Olympic vault silver medalist McKayla Maroney won the World title on vault in 2013 but missed all of 2014 following knee surgery in March.

Kyla Ross, the youngest member of the 2012 Olympic team, competed each of the last two years. She won silver and bronze in the all-around at the 2013 and 2014 World Championships behind the new U.S. star, Simone Biles.

No U.S. women’s gymnast has made back-to-back Olympic teams since Amy Chow and Dominique Dawes in 1996 and 2000.

Biles headlines the American Cup in Arlington, Texas, on Saturday (NBC and NBC Sports Live Extra, 1-3 p.m. ET).

Is Simone Biles unbeatable?

Chicago Marathon features Emily Sisson’s return, Conner Mantz’s debut, live on Peacock

Emily Sisson
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At Sunday’s Chicago Marathon, Emily Sisson makes her return, nearly three years after Olympic Trials disappointment. Conner Mantz makes one of the most anticipated U.S. men’s debuts in 26.2-mile racing.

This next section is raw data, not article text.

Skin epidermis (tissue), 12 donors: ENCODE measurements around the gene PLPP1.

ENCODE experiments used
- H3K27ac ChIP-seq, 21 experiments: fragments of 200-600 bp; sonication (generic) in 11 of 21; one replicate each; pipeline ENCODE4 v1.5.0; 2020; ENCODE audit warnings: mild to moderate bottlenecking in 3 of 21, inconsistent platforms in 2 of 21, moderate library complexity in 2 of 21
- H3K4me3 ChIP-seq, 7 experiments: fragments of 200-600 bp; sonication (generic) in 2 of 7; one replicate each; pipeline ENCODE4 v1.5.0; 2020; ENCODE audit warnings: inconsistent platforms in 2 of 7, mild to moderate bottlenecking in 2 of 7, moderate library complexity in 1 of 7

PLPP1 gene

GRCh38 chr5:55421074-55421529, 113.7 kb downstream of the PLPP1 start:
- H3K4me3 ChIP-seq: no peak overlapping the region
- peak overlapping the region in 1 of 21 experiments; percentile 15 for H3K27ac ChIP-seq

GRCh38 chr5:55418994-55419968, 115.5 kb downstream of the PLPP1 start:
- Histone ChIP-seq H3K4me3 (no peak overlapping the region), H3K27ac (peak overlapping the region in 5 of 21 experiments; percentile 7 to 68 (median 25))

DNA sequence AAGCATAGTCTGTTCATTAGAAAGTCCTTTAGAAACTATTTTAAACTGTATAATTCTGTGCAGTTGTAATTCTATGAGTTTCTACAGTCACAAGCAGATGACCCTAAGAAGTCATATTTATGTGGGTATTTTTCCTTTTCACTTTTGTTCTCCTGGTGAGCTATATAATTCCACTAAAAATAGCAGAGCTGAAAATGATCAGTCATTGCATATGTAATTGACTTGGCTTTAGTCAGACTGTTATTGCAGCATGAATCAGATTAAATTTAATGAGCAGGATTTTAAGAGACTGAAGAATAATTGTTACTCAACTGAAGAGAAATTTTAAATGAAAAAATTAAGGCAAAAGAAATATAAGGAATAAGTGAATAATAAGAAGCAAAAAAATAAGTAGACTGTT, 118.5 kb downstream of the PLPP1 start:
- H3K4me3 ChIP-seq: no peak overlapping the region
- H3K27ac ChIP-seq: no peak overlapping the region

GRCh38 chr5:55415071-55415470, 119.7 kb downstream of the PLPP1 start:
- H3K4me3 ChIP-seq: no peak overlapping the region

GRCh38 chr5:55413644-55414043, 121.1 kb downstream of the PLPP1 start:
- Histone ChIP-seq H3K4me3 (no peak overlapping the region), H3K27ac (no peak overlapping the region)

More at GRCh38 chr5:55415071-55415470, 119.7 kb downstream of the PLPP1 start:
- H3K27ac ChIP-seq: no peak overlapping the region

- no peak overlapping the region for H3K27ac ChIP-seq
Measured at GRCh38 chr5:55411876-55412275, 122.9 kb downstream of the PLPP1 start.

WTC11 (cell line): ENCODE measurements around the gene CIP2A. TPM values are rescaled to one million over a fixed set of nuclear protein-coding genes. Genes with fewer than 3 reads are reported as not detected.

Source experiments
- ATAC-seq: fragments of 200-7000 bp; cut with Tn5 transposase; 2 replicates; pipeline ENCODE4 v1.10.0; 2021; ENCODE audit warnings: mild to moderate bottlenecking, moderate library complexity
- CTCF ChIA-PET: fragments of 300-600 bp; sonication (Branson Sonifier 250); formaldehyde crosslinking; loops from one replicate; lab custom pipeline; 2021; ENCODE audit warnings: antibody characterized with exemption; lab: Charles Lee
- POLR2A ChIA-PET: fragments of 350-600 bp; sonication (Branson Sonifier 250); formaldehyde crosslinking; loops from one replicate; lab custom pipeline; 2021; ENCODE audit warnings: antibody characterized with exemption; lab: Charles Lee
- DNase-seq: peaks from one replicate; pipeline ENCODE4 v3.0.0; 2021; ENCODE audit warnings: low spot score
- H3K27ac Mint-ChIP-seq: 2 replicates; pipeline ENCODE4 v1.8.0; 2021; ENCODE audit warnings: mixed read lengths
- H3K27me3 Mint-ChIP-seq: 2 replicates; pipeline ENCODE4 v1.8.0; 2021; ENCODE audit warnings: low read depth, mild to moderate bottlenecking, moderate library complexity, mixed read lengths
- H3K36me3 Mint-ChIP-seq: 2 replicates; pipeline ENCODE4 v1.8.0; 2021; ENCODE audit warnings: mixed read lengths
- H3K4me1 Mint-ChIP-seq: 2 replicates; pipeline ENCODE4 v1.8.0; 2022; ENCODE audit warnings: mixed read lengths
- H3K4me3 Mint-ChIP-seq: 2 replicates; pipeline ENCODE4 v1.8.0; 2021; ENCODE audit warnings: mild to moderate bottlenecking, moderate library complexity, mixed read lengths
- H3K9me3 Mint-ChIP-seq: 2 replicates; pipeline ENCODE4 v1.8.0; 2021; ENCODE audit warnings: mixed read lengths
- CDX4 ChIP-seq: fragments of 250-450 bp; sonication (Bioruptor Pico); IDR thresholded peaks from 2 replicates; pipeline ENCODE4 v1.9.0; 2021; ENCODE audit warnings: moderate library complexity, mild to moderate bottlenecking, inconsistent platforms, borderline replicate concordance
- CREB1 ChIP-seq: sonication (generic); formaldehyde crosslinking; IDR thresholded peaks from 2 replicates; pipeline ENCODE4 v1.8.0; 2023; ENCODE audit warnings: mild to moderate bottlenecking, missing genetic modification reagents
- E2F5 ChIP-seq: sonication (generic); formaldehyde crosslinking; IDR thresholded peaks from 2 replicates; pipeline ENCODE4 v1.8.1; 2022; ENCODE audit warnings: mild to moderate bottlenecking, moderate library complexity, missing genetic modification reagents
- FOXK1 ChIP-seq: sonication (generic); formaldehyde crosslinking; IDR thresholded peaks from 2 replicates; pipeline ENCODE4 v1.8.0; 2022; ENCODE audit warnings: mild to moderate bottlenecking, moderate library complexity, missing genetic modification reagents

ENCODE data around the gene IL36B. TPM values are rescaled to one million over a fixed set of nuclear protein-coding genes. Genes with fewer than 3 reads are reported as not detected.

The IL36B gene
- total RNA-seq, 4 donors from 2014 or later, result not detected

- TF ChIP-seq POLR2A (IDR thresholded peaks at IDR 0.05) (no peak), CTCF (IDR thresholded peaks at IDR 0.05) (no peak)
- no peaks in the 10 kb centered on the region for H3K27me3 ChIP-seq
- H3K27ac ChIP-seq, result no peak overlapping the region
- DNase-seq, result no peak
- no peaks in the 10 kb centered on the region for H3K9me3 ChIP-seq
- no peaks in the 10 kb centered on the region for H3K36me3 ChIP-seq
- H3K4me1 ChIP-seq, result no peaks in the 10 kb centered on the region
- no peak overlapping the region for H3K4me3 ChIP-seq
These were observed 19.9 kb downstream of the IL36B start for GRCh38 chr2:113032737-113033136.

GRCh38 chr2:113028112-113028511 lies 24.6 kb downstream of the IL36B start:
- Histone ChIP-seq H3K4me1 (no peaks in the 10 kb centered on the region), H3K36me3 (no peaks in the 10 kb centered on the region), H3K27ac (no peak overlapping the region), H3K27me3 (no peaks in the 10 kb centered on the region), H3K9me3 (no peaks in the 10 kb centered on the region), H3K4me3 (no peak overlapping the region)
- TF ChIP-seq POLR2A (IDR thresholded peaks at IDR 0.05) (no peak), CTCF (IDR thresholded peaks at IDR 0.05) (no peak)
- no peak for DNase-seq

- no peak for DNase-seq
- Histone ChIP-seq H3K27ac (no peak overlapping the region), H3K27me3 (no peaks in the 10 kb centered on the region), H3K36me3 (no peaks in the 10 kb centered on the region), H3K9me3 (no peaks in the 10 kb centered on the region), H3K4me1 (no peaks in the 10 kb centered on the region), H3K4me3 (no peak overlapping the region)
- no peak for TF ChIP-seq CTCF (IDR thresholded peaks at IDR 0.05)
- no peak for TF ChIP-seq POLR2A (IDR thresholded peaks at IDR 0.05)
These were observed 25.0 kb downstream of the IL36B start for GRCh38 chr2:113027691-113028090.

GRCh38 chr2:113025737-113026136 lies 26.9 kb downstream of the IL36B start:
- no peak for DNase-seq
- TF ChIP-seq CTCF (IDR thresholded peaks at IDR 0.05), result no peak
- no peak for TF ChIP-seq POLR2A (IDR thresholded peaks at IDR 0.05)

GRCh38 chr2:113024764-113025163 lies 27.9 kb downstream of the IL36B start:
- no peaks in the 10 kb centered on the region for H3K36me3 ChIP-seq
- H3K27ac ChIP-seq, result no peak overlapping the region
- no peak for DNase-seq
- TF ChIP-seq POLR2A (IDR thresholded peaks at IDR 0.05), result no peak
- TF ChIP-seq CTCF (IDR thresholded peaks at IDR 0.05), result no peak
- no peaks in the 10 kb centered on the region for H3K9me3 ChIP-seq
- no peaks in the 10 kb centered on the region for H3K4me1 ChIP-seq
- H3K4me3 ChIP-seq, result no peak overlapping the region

It is not the norm, but an American will be one of the spotlight runners in both the men’s and women’s elite races at a major marathon. Peacock airs live coverage at 8 a.m. ET.

Sisson, 30, starts her first mass marathon since dropping out of the Olympic Trials on Feb. 29, 2020, her legs “destroyed” on the hilly Atlanta course where she started as arguably the favorite. She ran the virtual New York City Marathon later in 2020, but that was solo (and not in New York City). Her 2:38:00 isn’t recorded in her official results on her World Athletics bio.

Since, Sisson won the Olympic Trials 10,000m on the track and was the top American in Tokyo in 10th place. She moved back to the roads, winning national titles at 15km and the half marathon and breaking the American record in the latter.

Sisson vaulted into the elite group of U.S. female marathoners in 2019, when she clocked the second-fastest debut marathon in American history, a 2:23:08 on a windy day in London, where the early pace was slow.